Positioning itself for the post-PC era, chip giant shifts focus to tech appliances, Intel Exchange Architecture and a new chip called 'Timna'.
Intel, despite early indications to the contrary, expects 1999 to be the best year for the PC business since the mid-1990s. But the company is shifting its focus away from PCs and PC chips -- and developing a new integrated processor code-named "Timna."
Intel told analysts Thursday during a Webcast that it weathered the stormy PC market in 1999 -- escaping, for example, the Taiwan earthquake relatively unscathed.
At the same time, revised PC sales growth projections, given in September, show higher PC unit growth than previously expected. Intel's Webcast took the place of its biannual analyst meeting. "The update is showing that we're growing faster this year than at any time since the multimedia boom (in 1995 and 1996). We see an Internet boom driving demand for clients and servers. We don't see that our demand is gated by supply issues," said Sean Maloney, Intel's senior vice president of sales and marketing.
At the same time, he said, "we see little to no Y2K impact on our business. We also see no significant impact from the Taiwan quake." Despite the rosy outlook and plenty of fast new chips in the pipeline, Intel will be looking beyond the PC in 2000.
The company is developing processor technologies markets, ranging from low-cost, integrated PCs and set-top boxes to its Intel Exchange Architecture for communications devices. Intel is also betting heavily on its brand-new services arm, which will provide hosting services to businesses and will continue its emphasis on investing in other companies with funds such as its IA-64 fund for assisting in the development of software for its forthcoming 64-bit Itanium chip.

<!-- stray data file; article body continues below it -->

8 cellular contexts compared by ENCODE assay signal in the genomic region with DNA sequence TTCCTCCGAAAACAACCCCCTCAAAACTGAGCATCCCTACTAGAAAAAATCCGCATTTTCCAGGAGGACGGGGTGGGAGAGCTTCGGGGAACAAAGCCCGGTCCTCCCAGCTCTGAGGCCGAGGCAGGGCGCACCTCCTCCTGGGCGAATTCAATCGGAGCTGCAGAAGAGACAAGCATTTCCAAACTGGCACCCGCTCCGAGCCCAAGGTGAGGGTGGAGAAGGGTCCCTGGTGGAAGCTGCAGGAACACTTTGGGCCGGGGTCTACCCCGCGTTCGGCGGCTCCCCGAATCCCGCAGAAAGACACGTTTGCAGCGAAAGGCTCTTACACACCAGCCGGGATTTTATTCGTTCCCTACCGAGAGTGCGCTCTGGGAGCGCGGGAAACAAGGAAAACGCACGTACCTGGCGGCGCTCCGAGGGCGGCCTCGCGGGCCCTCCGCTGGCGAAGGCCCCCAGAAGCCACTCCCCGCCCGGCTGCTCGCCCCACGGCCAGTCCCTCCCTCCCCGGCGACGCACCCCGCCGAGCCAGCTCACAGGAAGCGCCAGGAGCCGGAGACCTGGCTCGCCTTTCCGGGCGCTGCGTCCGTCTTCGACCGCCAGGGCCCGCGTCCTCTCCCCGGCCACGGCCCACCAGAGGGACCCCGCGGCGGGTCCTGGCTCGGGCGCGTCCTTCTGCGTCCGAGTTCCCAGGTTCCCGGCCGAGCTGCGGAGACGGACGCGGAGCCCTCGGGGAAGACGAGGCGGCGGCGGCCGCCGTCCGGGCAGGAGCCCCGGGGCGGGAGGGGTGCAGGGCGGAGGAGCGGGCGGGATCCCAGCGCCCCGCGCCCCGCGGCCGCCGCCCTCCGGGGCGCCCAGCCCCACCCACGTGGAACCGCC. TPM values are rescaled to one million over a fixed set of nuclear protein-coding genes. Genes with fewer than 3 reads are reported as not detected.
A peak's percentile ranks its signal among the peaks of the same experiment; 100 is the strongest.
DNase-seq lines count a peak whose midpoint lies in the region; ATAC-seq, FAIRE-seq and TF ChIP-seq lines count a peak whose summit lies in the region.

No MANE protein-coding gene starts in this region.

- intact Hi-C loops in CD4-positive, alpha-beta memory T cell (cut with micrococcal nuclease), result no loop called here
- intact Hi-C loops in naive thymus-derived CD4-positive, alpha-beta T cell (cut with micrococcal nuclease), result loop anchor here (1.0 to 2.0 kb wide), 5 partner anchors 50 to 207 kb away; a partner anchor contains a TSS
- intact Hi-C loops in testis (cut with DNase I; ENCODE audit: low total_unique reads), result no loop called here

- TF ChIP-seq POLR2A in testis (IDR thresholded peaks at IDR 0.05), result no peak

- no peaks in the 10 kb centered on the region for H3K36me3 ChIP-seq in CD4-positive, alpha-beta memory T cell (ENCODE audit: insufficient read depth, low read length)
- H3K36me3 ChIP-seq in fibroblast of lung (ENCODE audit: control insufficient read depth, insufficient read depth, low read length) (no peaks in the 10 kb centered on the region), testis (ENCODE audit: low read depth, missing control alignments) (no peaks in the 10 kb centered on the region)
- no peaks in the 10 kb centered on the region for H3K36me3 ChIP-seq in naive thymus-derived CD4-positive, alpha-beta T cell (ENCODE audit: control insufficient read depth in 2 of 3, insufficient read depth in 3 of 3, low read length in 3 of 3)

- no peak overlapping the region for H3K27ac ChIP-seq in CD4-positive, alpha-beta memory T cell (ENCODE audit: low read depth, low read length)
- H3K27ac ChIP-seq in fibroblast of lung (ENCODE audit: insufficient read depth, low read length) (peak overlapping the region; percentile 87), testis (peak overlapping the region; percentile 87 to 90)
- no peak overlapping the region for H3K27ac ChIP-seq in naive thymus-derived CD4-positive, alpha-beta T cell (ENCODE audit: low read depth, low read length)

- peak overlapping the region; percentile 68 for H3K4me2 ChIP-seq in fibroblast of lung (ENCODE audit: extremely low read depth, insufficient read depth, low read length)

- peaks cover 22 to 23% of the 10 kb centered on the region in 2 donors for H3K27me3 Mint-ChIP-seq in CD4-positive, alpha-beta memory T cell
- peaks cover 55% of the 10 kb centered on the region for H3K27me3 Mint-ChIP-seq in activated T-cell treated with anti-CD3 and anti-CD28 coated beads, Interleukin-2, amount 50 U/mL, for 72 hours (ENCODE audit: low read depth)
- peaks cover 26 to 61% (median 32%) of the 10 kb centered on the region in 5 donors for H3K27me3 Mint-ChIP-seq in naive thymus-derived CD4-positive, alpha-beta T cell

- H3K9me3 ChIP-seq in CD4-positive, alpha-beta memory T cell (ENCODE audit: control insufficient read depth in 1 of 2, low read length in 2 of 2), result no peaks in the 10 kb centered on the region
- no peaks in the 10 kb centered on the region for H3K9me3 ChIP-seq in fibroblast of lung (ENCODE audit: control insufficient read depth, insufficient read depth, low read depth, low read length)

For the first time, Intel on Thursday acknowledged the existence of a new integrated processor, code-named "Timna." "Timna is essentially our first PC on a chip," said Paul Otellini, Intel's executive vice president and general manager of the Intel Architecture Business Group.
A Timna processor integrates a CPU core with graphics and memory controllers, allowing for it to be used in very low-cost PCs and likely in appliance-like devices as well. The company intends to see growth in communications and networking as well as applied computing (otherwise known as the embedded market) and flash memory, said Craig Barrett, Intel's president and CEO.
"We have a strong manufacturing and technology position (in flash)," he said. "We expect this business to grow very rapidly." Flash memory, which stores data in memory chips, is used in a range of devices. It has taken off of late, due to its use in cellular phones.
While Intel has been producing flash memory for some time, it also intends to grow into new markets. Intel recently announced IXA, or Intel Exchange Architecture, which it says will provide building blocks to develop network products, including devices such as routers or dedicated server appliance devices for secure socket layer acceleration or load balancing. Intel will continue to make acquisitions to help build its product line here, Barrett said. Its investment strategy will continue to grow as well, with added emphasis on international companies.